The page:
IV. The Early Modern Period, 1500–1800 > B. Early Modern Europe, 1479–1815 > 1. Europe, 1479–1675 > k. Bohemia
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  The Encyclopedia of World History.  2001.
 
(See 1462)
 
k. Bohemia
 
 
1471–1516
 
LADISLAS II, son of the king of Poland, first ruler of the Jagiello family, a boy of 16 at his accession. Ladislas continued the persecution of the Bohemian Brotherhood but made no progress toward unifying the country. As king of Hungary also, he spent most of his time at Pressburg (today Bratislava, the capital of Slovakia), leaving open the way for the domination of Bohemia by powerful nobles. During the entire later 15th century the aristocracy extended its possessions and power at the expense of the crown and Church. The towns declined in power and the peasantry sank back into serfdom or a status close to it. Great influx of German peasants in the west and north and in the towns.  1
 
1516–26
 
LOUIS, son of Ladislas, who ascended the throne of Bohemia and Hungary at the age of ten. Conditions continued as under Ladislas, further complicated by the spread and persecution of Lutheranism.  2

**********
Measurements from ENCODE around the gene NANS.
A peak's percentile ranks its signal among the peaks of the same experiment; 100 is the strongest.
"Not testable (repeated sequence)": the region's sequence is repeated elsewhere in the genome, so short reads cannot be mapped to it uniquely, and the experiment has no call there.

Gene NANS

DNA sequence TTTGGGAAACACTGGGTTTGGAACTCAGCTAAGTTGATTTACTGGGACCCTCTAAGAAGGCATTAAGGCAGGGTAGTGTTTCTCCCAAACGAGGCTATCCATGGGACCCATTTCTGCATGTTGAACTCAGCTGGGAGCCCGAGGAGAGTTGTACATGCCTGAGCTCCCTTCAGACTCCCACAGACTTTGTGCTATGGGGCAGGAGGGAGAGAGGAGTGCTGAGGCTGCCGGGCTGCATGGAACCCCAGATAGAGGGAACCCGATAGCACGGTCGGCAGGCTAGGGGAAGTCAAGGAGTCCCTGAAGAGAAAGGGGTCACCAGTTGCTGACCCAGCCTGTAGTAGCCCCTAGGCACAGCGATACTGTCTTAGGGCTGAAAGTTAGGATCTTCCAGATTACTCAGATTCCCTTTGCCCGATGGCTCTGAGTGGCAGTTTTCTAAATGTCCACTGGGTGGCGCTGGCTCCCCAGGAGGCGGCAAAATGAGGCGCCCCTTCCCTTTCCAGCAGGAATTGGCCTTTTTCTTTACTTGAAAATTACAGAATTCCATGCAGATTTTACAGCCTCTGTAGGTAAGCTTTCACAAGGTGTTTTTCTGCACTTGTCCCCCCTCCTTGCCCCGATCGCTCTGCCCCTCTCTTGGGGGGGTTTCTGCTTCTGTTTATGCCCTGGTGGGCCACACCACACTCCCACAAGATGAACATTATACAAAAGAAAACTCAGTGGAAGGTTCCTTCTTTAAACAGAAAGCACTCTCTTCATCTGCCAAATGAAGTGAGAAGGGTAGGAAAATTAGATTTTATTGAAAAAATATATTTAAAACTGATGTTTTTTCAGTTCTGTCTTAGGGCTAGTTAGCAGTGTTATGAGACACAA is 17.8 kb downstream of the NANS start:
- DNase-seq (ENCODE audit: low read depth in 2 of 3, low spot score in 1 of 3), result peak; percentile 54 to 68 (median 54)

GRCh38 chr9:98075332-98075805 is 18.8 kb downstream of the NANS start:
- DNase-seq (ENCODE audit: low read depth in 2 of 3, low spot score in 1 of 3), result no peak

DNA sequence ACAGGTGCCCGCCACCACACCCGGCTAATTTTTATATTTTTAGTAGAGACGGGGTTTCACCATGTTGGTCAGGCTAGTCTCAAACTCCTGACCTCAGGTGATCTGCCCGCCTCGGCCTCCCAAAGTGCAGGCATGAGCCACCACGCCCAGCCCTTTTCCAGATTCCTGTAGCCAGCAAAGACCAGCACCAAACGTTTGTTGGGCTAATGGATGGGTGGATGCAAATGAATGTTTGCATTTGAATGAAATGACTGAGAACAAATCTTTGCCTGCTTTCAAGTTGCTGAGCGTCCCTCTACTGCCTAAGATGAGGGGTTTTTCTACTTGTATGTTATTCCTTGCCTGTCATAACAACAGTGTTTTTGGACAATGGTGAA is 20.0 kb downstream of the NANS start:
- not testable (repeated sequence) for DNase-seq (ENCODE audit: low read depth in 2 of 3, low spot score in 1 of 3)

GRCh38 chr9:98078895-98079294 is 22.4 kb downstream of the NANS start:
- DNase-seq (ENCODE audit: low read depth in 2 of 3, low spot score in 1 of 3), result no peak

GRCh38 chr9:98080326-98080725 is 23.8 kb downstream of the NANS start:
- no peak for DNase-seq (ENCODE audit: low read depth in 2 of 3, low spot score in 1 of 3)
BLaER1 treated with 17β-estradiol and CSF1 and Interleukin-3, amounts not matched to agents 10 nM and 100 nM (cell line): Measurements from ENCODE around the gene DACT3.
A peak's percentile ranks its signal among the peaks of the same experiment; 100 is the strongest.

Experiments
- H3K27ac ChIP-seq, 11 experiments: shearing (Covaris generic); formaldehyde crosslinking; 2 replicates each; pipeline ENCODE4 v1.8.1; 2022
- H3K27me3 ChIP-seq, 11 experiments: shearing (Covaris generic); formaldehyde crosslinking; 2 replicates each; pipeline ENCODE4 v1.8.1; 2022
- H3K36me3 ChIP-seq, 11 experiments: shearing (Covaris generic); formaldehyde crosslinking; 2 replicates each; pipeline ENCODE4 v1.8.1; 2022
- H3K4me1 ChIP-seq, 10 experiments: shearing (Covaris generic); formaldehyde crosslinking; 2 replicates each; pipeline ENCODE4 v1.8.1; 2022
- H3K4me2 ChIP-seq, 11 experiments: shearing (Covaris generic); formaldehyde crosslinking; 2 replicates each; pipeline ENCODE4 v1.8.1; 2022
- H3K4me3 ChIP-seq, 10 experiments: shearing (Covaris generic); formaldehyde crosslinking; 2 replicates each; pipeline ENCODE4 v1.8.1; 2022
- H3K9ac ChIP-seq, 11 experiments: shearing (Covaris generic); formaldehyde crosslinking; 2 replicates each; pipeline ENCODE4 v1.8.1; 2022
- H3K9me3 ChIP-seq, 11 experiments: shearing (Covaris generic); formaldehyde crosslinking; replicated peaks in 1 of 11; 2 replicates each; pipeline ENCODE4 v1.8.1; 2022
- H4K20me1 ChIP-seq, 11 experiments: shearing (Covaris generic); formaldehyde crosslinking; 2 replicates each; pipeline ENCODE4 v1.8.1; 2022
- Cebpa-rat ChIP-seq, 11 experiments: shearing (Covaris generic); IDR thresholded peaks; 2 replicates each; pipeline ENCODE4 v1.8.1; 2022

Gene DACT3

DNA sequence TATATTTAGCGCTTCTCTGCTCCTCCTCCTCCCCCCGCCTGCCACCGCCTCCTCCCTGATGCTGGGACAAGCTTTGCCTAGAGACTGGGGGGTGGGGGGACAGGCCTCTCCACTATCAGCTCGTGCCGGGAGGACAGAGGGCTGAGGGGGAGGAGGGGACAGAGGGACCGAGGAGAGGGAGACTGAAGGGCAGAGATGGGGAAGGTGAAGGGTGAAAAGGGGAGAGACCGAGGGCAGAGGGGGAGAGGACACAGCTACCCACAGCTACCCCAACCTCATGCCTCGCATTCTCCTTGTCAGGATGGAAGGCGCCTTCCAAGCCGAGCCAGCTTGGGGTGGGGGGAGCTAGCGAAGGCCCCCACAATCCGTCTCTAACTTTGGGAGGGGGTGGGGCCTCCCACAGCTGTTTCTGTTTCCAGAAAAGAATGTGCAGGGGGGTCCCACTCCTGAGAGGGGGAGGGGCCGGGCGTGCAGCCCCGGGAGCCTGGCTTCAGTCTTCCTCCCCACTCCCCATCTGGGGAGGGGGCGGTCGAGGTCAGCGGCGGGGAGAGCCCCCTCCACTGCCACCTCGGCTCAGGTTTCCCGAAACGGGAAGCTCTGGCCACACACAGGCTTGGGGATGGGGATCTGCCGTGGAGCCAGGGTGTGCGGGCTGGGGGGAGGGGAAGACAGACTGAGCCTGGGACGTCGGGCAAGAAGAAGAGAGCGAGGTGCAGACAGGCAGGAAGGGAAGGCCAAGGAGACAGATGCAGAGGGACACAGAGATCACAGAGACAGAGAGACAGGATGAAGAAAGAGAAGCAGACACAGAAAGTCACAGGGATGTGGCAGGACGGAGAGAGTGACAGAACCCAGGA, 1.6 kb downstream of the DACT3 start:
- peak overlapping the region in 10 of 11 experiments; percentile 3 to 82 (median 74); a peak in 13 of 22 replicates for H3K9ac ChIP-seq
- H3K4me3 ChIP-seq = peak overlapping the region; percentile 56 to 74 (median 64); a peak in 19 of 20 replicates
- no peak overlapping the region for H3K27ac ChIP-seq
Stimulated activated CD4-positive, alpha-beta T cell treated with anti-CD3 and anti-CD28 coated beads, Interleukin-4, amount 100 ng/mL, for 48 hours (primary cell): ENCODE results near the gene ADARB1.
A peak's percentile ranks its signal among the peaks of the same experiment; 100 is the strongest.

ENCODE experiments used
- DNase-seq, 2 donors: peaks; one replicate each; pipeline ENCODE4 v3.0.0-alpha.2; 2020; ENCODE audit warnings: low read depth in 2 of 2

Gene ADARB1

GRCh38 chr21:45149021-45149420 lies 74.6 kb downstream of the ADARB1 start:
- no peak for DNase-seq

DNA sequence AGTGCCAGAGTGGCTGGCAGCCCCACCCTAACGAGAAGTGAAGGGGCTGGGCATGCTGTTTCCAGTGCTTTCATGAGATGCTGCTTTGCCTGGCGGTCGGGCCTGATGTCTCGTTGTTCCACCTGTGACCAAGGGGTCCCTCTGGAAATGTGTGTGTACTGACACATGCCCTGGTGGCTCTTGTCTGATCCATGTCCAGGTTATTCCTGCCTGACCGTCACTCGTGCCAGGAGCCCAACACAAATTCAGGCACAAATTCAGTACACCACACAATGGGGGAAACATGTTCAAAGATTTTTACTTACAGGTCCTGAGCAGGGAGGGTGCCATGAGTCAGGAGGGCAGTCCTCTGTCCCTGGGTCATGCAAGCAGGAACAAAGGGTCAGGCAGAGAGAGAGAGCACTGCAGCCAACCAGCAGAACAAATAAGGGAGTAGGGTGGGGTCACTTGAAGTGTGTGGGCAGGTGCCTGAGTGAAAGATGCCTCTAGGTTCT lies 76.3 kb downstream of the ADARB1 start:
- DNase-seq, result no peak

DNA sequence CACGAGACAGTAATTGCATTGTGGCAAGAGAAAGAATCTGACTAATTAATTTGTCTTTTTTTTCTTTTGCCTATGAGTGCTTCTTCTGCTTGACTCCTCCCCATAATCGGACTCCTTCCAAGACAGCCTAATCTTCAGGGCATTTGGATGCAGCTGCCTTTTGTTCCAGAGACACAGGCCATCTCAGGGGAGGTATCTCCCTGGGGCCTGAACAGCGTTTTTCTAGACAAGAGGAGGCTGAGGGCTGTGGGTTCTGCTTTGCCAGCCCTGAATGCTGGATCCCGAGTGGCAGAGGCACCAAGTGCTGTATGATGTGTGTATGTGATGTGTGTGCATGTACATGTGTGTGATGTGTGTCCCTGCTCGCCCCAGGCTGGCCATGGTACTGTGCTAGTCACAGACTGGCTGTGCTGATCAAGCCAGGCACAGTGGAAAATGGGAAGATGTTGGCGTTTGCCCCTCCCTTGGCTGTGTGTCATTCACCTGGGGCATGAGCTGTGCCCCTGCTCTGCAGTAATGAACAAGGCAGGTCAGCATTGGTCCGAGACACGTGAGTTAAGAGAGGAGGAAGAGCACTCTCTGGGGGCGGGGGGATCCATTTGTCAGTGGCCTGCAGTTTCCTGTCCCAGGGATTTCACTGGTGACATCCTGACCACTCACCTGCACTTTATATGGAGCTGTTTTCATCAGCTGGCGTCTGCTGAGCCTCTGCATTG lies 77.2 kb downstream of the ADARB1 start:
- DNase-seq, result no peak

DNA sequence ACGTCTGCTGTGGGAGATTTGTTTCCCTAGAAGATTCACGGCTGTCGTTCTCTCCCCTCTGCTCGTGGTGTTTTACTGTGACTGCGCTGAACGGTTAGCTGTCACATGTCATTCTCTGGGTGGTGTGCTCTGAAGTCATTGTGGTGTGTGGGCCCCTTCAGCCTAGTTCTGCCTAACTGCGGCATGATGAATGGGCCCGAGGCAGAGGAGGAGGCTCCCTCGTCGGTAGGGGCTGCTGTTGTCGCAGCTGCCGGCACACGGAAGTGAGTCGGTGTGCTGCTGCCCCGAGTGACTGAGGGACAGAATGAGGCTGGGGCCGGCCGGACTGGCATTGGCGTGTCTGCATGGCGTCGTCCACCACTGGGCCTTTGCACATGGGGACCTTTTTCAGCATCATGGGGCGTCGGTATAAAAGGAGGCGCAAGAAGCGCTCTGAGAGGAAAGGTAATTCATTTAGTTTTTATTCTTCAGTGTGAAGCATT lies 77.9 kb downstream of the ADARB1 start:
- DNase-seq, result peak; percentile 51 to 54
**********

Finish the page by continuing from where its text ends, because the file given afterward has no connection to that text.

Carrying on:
1526
 
Louis was defeated and killed by the Ottoman Turks at the Battle of Mohács. Ferdinand, brother of Emperor Charles V and brother-in-law of Louis, was elected king, beginning a long period of Habsburg rule.  3
 
1547
 
The Bohemian crown was proclaimed hereditary in the house of Habsburg. Constant growth of the royal prerogative at the expense of the diet and town government.  4
 
1618
 
Defenestration of Prague and beginning of the Thirty Years' War (See 1618, May 23). Ferdinand II was declared deposed and the Protestant Frederick of the Palatinate was elected king (the Winter King).  5
 
1620, Nov. 8
 
BATTLE OF THE WHITE MOUNTAIN; defeat of Frederick and the Bohemians. Bohemia was virtually deprived of independence, and a wholesale confiscation of the lands of the native nobility took place.  6
 
1627
 
A new constitution confirmed the hereditary rule of the Habsburgs and strengthened royal power. The incorporation of Bohemia with the Habsburg empire was completed in the 18th century with the extension of the imperial administration under Joseph I (1705–11) and with the Pragmatic Sanction of 1720 (See 1712–23). (See Poland)  7
 
 
 
The Encyclopedia of World History, Sixth edition. Peter N. Stearns, general editor. Copyright © 2001 by Houghton Mifflin Company. Maps by Mary Reilly, copyright 2001 by Houghton Mifflin Company. Published by Houghton Mifflin Company. All rights reserved.

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